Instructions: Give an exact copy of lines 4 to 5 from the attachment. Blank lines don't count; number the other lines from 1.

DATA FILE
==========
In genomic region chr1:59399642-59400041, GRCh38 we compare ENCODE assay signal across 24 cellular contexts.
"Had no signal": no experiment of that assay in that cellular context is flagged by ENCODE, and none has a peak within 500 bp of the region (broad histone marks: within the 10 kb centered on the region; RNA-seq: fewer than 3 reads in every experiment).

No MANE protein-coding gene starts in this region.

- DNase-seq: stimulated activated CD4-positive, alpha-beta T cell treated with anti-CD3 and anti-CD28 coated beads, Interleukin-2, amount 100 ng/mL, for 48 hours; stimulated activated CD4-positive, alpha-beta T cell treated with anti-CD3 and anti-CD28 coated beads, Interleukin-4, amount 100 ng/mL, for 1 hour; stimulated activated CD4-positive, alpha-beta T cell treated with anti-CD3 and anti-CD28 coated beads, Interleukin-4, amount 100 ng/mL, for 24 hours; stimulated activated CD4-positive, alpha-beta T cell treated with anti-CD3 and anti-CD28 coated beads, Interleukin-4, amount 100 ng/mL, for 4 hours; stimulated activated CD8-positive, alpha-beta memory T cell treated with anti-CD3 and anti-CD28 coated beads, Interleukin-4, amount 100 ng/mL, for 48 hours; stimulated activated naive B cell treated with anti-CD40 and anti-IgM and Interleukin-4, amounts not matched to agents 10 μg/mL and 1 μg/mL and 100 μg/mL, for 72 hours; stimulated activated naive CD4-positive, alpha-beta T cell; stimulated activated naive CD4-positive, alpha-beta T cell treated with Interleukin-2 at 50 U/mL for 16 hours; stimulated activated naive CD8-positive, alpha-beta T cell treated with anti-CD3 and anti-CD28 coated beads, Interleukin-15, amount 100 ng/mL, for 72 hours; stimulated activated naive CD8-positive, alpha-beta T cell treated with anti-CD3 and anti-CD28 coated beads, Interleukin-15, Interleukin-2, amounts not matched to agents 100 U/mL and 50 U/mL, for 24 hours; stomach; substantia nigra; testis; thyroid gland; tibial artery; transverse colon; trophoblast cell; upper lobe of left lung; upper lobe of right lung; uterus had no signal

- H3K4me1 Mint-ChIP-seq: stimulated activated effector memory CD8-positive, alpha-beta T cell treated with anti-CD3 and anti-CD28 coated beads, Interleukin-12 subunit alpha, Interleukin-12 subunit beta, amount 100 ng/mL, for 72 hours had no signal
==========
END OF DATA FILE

- DNase-seq: stimulated activated CD4-positive, alpha-beta T cell treated with anti-CD3 and anti-CD28 coated beads, Interleukin-2, amount 100 ng/mL, for 48 hours; stimulated activated CD4-positive, alpha-beta T cell treated with anti-CD3 and anti-CD28 coated beads, Interleukin-4, amount 100 ng/mL, for 1 hour; stimulated activated CD4-positive, alpha-beta T cell treated with anti-CD3 and anti-CD28 coated beads, Interleukin-4, amount 100 ng/mL, for 24 hours; stimulated activated CD4-positive, alpha-beta T cell treated with anti-CD3 and anti-CD28 coated beads, Interleukin-4, amount 100 ng/mL, for 4 hours; stimulated activated CD8-positive, alpha-beta memory T cell treated with anti-CD3 and anti-CD28 coated beads, Interleukin-4, amount 100 ng/mL, for 48 hours; stimulated activated naive B cell treated with anti-CD40 and anti-IgM and Interleukin-4, amounts not matched to agents 10 μg/mL and 1 μg/mL and 100 μg/mL, for 72 hours; stimulated activated naive CD4-positive, alpha-beta T cell; stimulated activated naive CD4-positive, alpha-beta T cell treated with Interleukin-2 at 50 U/mL for 16 hours; stimulated activated naive CD8-positive, alpha-beta T cell treated with anti-CD3 and anti-CD28 coated beads, Interleukin-15, amount 100 ng/mL, for 72 hours; stimulated activated naive CD8-positive, alpha-beta T cell treated with anti-CD3 and anti-CD28 coated beads, Interleukin-15, Interleukin-2, amounts not matched to agents 100 U/mL and 50 U/mL, for 24 hours; stomach; substantia nigra; testis; thyroid gland; tibial artery; transverse colon; trophoblast cell; upper lobe of left lung; upper lobe of right lung; uterus had no signal

- H3K4me1 Mint-ChIP-seq: stimulated activated effector memory CD8-positive, alpha-beta T cell treated with anti-CD3 and anti-CD28 coated beads, Interleukin-12 subunit alpha, Interleukin-12 subunit beta, amount 100 ng/mL, for 72 hours had no signal